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All About Antlers

By Brian Peterson and Greg Wagner.

Brian Peterson is a wildlife biologist at the University of Nebraska at Kearney and coordinates the M.S Biology Online Program. His research focus is white-tailed deer antler metrics.  He is also an avid hunter and outdoor enthusiast.

Brian Peterson of the University of Nebraska Kearney shows off the antlers of a beautiful bull elk he harvested during a Nebraska elk hunting season. Photo courtesy of Brian Peterson/University of Nebraska at Kearney.

In the outdoor space, there is a lot of information about deer shed or cast antlers. Knowing the science of them instead of the myths or misconceptions about them can increase your knowledge which may boost your opportunities and narrow your searches for shed antlers.

A shed or cast white-tailed deer antler lies near a bedding area in mid-March amid the Elkhorn River woodlands in western Douglas County, NE.Photo by Greg Wagner/Nebraska Game and Parks Commission.

Based on observations and long-term research for more than 15 years at the University of Nebraska Kearney (UNK), Brian Peterson, sheds light on “sheds.” Here is what he and his students have found.

Antler Myths and Science’s Answers 

  • Antlers and horns are very different structures other than being large showy appendages atop the head.
  • Horns grow over a bony core and remain with the animal throughout their lives (pronghorn being the sole exception, as they shed their horn sheath).
  • Antlers on the other hand, are grown and cast/shed annually within the deer family.
  • Antlers are one of the fastest living growing tissues around, which make them costly to produce.
  • Antlers are so costly to produce that most deer exhibit temporary osteoporosis where they demineralize portions of their skeletal bones (primarily ribs) to secure enough minerals (calcium), to grow their new set of antlers at a rate of .5 to 1 inch per day.
  • Antlers are necessary component of the breeding season or rut. As rut starts, males rub their antlers on trees or other vegetation to scent mark as well as begin sparring with other males to determine dominance.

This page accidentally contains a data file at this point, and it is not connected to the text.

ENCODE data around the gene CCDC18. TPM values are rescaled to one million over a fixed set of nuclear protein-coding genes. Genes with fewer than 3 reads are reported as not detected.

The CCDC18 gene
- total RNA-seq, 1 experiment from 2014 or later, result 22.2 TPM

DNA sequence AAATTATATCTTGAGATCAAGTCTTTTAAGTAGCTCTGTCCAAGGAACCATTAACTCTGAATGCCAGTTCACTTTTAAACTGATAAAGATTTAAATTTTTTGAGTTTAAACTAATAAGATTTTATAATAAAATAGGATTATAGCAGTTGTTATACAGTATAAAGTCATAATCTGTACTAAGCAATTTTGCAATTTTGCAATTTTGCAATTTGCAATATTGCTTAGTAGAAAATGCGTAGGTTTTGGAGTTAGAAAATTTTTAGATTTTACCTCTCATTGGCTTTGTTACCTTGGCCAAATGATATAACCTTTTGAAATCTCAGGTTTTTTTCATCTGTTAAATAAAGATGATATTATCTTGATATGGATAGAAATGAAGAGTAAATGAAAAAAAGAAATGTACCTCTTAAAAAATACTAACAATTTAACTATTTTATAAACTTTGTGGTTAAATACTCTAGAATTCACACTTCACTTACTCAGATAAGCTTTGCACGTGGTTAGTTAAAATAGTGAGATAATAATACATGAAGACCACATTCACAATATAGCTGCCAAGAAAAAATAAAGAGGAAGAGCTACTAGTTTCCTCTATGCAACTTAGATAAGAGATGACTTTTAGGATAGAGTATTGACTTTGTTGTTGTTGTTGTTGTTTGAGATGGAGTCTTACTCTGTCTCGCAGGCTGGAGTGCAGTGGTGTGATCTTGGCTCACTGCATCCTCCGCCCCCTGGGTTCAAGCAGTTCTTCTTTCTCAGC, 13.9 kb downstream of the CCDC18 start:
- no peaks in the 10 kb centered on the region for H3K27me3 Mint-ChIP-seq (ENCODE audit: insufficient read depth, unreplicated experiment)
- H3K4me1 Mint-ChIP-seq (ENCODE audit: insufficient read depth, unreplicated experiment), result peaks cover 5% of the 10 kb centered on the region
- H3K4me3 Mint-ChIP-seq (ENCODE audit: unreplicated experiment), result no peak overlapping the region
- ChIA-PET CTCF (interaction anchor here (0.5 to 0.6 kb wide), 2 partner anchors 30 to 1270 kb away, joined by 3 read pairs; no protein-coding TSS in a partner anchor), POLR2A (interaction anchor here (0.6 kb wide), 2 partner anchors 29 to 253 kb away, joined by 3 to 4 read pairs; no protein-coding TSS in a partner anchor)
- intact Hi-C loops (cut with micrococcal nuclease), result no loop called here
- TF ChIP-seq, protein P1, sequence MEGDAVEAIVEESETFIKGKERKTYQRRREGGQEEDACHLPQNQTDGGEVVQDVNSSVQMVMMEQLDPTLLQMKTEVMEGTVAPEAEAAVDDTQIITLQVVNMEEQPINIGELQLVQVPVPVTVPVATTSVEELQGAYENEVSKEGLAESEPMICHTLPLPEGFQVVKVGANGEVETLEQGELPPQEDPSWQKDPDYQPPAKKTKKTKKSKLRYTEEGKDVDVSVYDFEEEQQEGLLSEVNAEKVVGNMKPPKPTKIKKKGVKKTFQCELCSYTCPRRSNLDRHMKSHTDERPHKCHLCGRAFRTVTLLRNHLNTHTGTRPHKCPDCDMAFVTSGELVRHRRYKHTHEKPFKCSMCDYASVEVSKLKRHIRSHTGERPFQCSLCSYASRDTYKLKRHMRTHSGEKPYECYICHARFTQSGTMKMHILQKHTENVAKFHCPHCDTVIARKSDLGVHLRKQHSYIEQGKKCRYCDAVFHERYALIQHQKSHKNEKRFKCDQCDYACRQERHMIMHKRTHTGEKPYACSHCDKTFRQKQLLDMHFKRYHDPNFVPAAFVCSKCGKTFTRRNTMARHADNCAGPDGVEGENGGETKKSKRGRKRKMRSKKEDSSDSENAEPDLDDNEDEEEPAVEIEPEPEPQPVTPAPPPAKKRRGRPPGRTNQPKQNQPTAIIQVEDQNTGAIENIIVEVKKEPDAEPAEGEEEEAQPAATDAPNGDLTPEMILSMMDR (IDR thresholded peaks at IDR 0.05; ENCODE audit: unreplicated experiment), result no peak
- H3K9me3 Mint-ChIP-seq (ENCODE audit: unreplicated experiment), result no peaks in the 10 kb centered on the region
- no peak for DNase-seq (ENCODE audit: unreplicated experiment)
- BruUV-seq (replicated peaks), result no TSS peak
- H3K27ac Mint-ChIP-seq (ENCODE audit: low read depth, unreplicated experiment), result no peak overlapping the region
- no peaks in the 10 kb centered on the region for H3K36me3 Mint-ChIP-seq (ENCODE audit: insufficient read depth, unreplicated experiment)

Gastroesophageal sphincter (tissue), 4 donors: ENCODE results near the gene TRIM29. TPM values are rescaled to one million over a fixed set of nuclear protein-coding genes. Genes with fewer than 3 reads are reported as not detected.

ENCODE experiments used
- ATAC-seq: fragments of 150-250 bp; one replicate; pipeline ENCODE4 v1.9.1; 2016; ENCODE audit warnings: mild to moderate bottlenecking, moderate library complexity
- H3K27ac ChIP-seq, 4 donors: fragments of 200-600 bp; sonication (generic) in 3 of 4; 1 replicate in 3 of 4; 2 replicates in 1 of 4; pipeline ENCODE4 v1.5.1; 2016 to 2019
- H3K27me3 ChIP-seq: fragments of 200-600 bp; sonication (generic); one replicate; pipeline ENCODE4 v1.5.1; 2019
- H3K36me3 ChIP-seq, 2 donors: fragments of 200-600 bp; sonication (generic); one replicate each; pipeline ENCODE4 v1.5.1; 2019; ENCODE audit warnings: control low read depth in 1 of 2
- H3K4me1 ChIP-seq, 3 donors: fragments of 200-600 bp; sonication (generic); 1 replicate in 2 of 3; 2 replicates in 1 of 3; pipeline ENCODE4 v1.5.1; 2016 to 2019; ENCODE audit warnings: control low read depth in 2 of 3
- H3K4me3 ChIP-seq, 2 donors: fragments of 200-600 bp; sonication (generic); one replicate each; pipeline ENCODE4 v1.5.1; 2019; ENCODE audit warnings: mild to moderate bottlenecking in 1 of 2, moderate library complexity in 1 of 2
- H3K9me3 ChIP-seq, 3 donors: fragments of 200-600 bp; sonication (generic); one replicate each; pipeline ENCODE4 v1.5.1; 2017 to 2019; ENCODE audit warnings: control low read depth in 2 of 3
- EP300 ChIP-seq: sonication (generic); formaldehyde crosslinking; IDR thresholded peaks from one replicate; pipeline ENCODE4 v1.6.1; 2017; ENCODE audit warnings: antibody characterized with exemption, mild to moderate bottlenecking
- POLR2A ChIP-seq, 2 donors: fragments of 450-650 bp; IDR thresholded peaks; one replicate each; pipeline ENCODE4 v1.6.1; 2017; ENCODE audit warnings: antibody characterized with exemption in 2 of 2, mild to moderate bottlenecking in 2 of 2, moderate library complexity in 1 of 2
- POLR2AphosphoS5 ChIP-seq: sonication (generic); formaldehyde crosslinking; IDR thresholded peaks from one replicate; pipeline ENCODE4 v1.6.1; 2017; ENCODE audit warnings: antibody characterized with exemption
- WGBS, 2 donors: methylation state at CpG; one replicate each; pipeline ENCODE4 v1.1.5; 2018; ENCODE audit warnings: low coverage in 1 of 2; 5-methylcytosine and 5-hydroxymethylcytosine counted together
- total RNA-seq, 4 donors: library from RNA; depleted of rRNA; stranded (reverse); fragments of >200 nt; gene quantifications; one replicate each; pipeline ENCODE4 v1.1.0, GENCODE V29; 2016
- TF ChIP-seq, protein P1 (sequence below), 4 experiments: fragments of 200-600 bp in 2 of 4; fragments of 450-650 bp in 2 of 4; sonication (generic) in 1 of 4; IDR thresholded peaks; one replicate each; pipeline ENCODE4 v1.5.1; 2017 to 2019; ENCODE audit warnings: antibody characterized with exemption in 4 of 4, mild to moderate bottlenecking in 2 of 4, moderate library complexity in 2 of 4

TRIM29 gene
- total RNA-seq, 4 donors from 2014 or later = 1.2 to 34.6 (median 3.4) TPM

• Regrowth of a new set of antlers yearly is important as breakage is common during fights.
The base area of an antler is shown up close. This was an adult white-tailed buck harvested during a recent Nebraska firearm deer hunting season. Note the woody particles in antler grooves where the buck had been rubbing on trees. Photo courtesy of Greg Wagner/Nebraska Game and Parks Commission.

*Myths about Antlers and Cast Antlers. Here are a few of them:

o Myth: Number of points is the best way to determine a deer’s age.

o Myth: Number of points is the best way to confirm a matched set or antler pair.

o Deer are everywhere so cast antlers should be distributed evenly on the landscape where deer are present.

o Myth: You can tell the deer’s age based on his antler…………Well, that is partially true, so let’s stop there, avoid the myths, and stick to scientific observations and findings.

So, what can we learn about the individual deer based solely on collecting their shed/cast antler? Below are some of the things we have learned over the last 15 years based on observations and long term research conducted at UNK.

Naturally Shed Antlers can tell us:

*Deer Species

o Antler size and shape can tell us what species of deer shed its antlers.

o In Nebraska, we have: White-tailed Deer, Mule Deer, Elk.

A white-tailed deer buck’s antler tines branch from a central main beam. Photo by Jeff Kurrus/NEBRASKAland Magazine/Nebraska Game and Parks Commission.

*Deer’s Sex

o In white-tailed deer, only males grow hardened antlers every year.

  • In very rare cases, a doe may grow a small set of antlers covered in velvet that rarely harden or shed due to a hormone imbalance.

*Deer’s Overwintering Habitat

o Micro habitat: Typically bed on warm southern and western facing side of tree lines or hillsides. Areas where the first snow melt occurs.

o Macro habitat: Habitats that provide the best protective thermal bedding cover which are close to a food source.

o 10% rule, sheds are typically concentrated in 10% of the deer’s habitat area or homerange.

*Deer’s Proof of Life – A shed freshly collected in late winter or spring indicates the deer likely survived: